This week, Facebook parent company Meta announced that it is suing the U.S. subsidiary of a Chinese company for allegedly scraping the data of Facebook and Instagram users. However, the tech giant’s case could be complicated by the fact that a U.S. court ruled that web scraping is legal less than three months ago.
According to Meta, this scraping firm called Octopus Data violated the platform’s community standards (and user privacy) by trawling for this data. Notably, Octopus collected info not only from users who volunteered it but also their connections on Facebook and Instagram.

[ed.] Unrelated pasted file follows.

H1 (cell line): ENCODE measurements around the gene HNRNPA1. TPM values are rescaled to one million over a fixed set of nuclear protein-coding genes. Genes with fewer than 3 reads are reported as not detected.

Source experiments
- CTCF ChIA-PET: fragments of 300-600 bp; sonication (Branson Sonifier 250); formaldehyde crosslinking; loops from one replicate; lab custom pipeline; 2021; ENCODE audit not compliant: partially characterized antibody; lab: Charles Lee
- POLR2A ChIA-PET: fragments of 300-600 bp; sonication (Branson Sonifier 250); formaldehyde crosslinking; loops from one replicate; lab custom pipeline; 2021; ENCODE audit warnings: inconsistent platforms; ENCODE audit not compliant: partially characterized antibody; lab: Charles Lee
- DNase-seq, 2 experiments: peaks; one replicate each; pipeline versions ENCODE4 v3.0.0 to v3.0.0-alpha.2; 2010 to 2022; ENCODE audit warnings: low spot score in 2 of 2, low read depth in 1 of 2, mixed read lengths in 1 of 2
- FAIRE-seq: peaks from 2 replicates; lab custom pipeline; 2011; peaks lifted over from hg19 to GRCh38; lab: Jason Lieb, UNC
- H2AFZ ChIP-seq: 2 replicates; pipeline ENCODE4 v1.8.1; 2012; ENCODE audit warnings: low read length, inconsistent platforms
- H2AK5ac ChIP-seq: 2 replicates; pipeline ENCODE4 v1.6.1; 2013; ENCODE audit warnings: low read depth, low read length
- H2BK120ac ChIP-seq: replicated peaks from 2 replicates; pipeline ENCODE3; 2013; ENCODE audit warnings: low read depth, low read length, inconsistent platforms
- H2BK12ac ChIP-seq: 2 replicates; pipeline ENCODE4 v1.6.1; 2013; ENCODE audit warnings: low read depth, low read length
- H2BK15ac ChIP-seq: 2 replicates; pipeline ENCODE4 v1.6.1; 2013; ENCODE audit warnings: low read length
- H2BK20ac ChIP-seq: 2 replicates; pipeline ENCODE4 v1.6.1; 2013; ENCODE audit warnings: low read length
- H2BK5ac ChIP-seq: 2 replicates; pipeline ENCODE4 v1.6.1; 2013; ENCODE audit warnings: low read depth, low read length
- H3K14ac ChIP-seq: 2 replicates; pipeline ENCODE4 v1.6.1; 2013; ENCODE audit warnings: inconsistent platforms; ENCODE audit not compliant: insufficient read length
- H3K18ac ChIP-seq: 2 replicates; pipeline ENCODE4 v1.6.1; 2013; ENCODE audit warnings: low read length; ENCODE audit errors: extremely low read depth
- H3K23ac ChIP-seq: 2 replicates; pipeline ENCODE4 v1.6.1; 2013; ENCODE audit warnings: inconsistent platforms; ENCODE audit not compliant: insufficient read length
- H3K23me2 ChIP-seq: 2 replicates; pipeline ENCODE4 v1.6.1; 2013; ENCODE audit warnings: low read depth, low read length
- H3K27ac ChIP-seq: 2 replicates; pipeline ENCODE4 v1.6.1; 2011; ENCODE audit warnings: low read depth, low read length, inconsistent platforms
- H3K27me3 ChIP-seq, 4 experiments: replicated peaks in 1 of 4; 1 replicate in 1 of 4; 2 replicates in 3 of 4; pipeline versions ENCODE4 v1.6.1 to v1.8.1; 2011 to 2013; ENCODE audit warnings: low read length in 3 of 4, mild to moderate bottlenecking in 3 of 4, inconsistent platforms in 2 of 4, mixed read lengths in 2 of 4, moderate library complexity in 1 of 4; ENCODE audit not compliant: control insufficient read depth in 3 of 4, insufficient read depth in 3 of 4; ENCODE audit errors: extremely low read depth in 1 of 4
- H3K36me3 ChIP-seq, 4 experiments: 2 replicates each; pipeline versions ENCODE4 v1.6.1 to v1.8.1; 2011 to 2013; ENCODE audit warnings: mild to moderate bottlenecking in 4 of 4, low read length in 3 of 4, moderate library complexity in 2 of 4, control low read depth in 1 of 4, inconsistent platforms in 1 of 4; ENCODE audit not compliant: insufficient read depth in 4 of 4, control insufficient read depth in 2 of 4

“After paying for access to the scraping software, customers self-compromised their Facebook and Instagram accounts by providing their authentication information to Octopus,” Meta wrote in a blog post. “Octopus designed the software to scrape data accessible to the user when logged into their accounts, including data about their Facebook Friends such as email address, phone number, gender and date of birth, as well as Instagram followers and engagement information such as name, user profile URL, location and number of likes and comments per post.”
This could prove to be a tricky case, but Facebook may have a stronger argument because so many of these users didn’t consent to having their data scraped. Time will tell, but at least the company is taking a stand against this invasive practice.
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